Psychoanalytic training emphasizes embodiment of rigor and faith which leads the analyst to work in settings where an untiring long engagement at the slowest pace with the Death Instinct enables a partial containment of the unbearable and the unutterable in human life. A long term process which slowly heralds change in individual life through near-invisible steps carved out of denting the primitive layers of mind and it’s relationships, psychoanalysis as a philosophy and meta-theory also has much to offer to the social world. Following World War-I, along with the work of existential thinkers, literary writers, artists and philosophers, Freud’s formulation of the Death Instinct, has much to offer to the present crises of humanity. Be it in individual or collective life, psychoanalytic wisdom suggests that so long as human beings continue to split off pain and suffering and refuse to see their own propensities towards revenge, greed, power and accumulation, they will necessarily create an “other” to be denigrated, humiliated, or at worst destroyed. The psychoanalytical perspective suggests that a different form of encounter with life happens when we can bear darkness; the intense beam of light which shines through darkness creates new avenues of insight and transformation. This spirit of psychoanalysis enables us to go beyond polarities and othering and enter spaces of living with difference. Hatred (if it can be eventually processed and symbolized) can become a form of knowing which carries its own aliveness.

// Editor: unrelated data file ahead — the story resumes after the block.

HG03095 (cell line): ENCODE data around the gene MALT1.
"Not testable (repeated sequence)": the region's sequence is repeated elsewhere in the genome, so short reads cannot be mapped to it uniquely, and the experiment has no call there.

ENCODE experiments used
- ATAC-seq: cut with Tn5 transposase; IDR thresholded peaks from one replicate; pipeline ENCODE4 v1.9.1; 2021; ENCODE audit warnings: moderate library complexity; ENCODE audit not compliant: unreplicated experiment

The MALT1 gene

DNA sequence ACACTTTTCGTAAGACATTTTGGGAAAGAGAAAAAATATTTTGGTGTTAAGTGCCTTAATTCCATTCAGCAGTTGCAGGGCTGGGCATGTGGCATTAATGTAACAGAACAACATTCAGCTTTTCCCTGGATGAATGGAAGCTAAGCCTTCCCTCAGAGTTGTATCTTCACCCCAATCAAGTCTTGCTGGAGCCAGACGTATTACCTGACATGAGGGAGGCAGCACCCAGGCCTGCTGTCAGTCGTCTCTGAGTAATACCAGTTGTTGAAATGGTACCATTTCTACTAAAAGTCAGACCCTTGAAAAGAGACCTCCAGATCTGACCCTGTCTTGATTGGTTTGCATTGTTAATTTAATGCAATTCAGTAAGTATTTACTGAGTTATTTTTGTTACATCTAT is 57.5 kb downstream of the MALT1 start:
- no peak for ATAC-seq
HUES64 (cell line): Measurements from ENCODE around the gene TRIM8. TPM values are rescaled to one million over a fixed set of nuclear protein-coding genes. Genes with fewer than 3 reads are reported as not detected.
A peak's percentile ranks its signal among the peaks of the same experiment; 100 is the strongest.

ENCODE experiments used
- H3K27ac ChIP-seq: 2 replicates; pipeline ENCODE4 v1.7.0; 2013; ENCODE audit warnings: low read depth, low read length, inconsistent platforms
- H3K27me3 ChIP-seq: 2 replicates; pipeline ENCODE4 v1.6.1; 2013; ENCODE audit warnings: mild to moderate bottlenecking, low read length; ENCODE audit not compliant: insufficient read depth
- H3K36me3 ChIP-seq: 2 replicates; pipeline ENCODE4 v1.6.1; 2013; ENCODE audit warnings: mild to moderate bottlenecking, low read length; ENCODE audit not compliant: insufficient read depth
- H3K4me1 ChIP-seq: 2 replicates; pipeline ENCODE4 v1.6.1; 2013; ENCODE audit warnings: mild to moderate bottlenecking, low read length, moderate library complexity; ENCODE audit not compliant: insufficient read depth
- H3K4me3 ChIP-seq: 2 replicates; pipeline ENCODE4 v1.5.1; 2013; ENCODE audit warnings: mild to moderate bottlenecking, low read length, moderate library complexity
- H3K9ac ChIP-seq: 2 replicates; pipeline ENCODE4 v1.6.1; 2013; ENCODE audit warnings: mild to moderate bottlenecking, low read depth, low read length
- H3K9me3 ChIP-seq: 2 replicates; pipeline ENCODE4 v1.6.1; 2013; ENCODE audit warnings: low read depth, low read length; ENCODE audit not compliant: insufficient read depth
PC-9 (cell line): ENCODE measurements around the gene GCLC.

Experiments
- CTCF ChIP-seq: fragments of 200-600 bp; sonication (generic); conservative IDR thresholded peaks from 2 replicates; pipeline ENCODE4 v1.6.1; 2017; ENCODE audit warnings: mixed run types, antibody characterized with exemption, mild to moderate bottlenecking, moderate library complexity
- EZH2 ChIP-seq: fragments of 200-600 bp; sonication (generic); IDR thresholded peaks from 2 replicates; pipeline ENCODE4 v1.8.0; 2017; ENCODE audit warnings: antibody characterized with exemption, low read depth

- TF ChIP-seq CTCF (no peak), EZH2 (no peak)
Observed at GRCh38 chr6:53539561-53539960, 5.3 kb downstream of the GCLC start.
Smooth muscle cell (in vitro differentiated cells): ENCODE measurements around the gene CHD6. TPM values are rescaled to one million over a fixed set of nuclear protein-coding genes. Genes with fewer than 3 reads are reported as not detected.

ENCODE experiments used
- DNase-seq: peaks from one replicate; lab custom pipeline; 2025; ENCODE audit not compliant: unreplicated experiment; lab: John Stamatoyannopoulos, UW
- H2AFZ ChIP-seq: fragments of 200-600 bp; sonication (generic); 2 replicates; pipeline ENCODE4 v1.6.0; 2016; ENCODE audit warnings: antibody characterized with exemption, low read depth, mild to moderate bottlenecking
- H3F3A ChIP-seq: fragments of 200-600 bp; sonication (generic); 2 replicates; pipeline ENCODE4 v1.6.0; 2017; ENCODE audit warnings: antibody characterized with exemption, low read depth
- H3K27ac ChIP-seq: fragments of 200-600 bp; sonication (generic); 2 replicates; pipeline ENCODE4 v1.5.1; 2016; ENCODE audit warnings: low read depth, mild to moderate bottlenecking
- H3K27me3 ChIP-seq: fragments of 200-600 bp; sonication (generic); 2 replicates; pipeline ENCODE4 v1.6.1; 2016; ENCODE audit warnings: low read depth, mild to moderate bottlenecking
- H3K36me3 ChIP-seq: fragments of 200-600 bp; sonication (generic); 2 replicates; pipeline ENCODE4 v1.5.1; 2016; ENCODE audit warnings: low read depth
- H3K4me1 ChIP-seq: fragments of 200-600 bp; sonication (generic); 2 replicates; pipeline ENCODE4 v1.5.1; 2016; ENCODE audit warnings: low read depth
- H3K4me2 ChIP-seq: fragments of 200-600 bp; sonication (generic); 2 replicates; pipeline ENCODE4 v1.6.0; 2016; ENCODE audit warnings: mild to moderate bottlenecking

Clinical work repeatedly engages with realms of the forbidden that draw both the therapist and the patient into the thick of the dark. Such an entry into the tabooed layers of life could be facilitated through darkness, which, for a while is likely to be experienced as engulfing and testing for the therapeutic dyad. In spite of the challenges, such experiential moments and phases are replete with possibilities. They pose before us a question- what could be enriched in the human through such a sojourn? Freud is often quoted to have said that psychically speaking we cannot fully face the reality of our own death, yet death equivalents - losses, separations and the death of loved ones - are ever present at almost every step of the human journey. In line with spirituality, could this be an aperture leading to a different form of fullness in living? Could we come to love, appreciate and value life more intensely because we can face suffering and loss, transience and impermanence? While change and loss characterize the life of all living beings, yet it is often true that the essence and feel of experiences lingers on and contributes to the building of our insides, our reservoir of memories, and the richness of our psychic life. The moment of love ends, it has to end but the fact that we once enjoyed it could make all the difference. This is mostly possible when we open ourselves to the paradoxical play between life and death, memory and actuality, transience and the search for permanence, as well as, the impossible returns of desire without a denial of its